It all started with a photograph...Recently lifelong village resident Marion Worthing Rubenstein, born 1922, stopped by Local History with an old photograph. Taken circa 1932 on East Filbert Street, it shows Marion with her father’s horse, Sammy, and Marion’s brother Byron and friend Wilbur Cooper in the sleigh. While we talked about the picture, Marion shared memories of past winters in East Rochester. She reminded us that much of the property near the Worthing home — Lincoln Road — was still not developed, and the farm fields provided great places for sledding and sleigh rides.
Like any small community in the early 1900s, winter found village residents taking part in many outdoor activities. Sledding spots included the areas of the present Eaglehead Road and Bluff Drive to Whitney Road, and of course, Eyer and Edmund Lyon Parks. Skiing often meant using a single piece of wood strapped to boots. Favorite ice skating spots were: the pond in Forest Hills, the field where the current high school parking lot is located, the pond behind what is now the press box and the base of the hill in Eyer Park.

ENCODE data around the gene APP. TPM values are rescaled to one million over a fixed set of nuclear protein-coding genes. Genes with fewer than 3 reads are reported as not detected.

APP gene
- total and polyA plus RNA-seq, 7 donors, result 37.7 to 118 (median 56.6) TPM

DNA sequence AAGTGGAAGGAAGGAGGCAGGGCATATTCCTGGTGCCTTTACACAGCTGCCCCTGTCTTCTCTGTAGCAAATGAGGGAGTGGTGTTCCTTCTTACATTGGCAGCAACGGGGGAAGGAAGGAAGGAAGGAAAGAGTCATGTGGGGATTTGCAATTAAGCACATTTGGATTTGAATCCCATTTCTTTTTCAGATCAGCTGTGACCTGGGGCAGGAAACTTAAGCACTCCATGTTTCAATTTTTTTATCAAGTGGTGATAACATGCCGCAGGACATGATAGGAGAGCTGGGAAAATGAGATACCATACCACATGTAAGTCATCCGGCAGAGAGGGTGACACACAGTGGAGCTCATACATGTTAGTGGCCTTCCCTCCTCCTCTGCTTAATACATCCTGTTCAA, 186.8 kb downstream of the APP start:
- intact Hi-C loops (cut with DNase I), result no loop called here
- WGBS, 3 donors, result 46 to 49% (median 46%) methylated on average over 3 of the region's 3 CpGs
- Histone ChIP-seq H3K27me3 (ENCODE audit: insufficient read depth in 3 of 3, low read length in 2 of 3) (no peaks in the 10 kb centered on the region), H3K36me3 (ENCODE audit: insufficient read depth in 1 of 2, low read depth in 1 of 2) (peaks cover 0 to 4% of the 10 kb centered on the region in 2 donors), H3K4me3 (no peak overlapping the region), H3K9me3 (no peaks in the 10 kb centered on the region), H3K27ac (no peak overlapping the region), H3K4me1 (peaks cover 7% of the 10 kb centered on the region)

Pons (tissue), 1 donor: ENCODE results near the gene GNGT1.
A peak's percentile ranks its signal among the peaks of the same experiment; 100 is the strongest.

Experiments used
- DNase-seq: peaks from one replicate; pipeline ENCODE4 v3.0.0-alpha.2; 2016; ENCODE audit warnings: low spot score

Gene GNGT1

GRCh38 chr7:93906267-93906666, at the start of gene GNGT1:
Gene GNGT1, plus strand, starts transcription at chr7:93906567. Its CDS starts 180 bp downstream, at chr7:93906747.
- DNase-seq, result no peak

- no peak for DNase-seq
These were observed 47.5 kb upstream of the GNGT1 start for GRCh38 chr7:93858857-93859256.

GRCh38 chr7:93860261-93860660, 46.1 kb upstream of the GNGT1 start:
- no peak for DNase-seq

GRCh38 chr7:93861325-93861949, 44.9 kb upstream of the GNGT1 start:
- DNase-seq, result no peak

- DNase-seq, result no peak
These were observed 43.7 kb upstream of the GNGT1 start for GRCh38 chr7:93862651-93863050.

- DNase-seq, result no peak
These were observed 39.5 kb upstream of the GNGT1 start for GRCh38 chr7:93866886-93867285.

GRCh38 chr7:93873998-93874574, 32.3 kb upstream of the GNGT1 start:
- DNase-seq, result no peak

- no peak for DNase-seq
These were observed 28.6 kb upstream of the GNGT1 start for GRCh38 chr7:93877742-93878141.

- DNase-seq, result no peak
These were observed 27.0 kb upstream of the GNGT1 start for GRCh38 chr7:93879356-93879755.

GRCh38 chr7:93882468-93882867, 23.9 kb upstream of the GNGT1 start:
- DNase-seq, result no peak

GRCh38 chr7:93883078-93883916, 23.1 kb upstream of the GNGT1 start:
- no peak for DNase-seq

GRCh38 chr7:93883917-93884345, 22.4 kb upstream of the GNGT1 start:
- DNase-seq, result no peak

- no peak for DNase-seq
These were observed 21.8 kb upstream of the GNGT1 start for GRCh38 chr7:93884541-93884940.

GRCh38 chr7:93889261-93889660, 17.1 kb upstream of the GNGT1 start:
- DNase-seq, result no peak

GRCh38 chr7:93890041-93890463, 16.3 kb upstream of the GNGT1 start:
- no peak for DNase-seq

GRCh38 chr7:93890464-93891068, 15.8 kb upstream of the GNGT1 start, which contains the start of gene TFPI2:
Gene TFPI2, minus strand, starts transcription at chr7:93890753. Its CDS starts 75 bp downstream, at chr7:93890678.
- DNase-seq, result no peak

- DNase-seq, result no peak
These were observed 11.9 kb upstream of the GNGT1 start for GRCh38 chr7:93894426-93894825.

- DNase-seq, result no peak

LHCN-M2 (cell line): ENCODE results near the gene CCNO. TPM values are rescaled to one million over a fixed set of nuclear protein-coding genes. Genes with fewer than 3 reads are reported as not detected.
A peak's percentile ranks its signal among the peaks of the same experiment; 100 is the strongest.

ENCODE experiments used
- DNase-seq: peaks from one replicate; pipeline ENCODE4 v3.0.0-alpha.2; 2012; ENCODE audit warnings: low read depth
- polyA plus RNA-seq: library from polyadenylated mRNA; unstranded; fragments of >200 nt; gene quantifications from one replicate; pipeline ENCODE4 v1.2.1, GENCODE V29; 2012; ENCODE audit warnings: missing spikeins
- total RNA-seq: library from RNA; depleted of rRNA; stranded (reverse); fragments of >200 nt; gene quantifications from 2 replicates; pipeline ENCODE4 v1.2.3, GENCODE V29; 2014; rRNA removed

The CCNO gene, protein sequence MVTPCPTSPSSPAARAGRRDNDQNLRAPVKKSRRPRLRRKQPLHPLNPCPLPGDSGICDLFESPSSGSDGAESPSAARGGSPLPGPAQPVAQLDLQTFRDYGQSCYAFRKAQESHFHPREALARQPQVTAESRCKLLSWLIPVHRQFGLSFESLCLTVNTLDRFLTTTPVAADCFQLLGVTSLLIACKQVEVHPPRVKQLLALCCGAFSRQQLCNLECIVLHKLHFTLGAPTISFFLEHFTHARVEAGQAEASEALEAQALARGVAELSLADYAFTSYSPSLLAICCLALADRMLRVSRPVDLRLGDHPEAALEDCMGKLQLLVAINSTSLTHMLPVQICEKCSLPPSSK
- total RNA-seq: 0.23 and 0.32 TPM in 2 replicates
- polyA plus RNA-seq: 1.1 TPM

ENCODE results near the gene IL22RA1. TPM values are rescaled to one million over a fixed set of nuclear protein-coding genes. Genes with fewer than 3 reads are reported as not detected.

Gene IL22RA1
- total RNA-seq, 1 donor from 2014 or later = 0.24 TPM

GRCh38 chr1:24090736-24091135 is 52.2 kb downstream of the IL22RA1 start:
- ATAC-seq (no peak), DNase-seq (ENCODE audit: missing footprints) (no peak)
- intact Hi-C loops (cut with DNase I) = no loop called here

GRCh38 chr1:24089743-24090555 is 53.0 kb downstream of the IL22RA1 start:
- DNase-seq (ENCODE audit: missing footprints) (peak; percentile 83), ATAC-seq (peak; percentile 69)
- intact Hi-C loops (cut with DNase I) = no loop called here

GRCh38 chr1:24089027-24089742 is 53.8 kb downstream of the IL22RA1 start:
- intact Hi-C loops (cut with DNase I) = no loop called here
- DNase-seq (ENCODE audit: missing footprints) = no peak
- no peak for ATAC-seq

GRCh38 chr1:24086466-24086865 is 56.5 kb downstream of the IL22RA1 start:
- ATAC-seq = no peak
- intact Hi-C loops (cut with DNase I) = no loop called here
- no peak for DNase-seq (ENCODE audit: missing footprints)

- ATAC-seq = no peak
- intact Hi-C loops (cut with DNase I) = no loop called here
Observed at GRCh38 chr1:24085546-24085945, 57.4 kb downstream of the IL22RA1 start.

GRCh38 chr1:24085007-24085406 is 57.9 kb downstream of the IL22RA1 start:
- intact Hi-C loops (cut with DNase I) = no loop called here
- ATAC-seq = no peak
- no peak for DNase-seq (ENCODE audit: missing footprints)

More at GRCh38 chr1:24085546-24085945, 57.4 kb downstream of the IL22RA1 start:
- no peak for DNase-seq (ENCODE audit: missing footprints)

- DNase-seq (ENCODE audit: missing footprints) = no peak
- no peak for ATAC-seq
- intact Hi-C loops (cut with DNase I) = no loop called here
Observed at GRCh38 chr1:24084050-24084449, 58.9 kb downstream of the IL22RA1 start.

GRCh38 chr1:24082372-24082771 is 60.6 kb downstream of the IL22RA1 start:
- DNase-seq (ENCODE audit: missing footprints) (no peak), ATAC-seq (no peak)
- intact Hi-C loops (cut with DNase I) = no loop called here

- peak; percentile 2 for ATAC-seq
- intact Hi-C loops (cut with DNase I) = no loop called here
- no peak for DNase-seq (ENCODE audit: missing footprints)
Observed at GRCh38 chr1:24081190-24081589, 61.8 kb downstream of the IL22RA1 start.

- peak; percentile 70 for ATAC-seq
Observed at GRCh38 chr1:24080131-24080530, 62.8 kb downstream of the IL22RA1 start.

Coal was the fuel for keeping homes and businesses warm. Delivered by companies like Steve’s Coal Co., the fuel was delivered by wagon or truck and dumped down the coal chute into the basement. Staying warm meant sitting near the furnace or stove. Coal ashes were collected by the DPW and used in place of road salt. Roads were not plowed often because there were few vehicles driving on them. And yet wooden plows pulled by horses did remove snow from village sidewalks. Because the village was still surrounded by open farmland, winter winds could cause much blowing and drifting. For example, buses traveling south on Lincoln Road could get stuck in snow near what is now Northwood Ave. Another bus would have to be sent out from the city to help passengers continue their trip.
After being outdoors, warm food hit the spot. Old cookbooks made by women’s groups in the village such as the Despatch Cook Book — created by the Ladies’ Aid Society of the Baptist Church — and the Women’s Exchange Cook Book — circa 1911, written by the Rebecca Lodge of the Odd Fellows — include many hearty recipes. Some of these are: tomato soup made from canned tomatoes and sweet milk; sweet potato pie made with one pound of sweet potatoes, two cups of brown sugar and one cup of cream; and cookies with ingredients including sugar, a teacup of butter and sour milk — delicious recipes made from scratch.
In those days without television and smartphones life seemed much simpler.
Food for thought...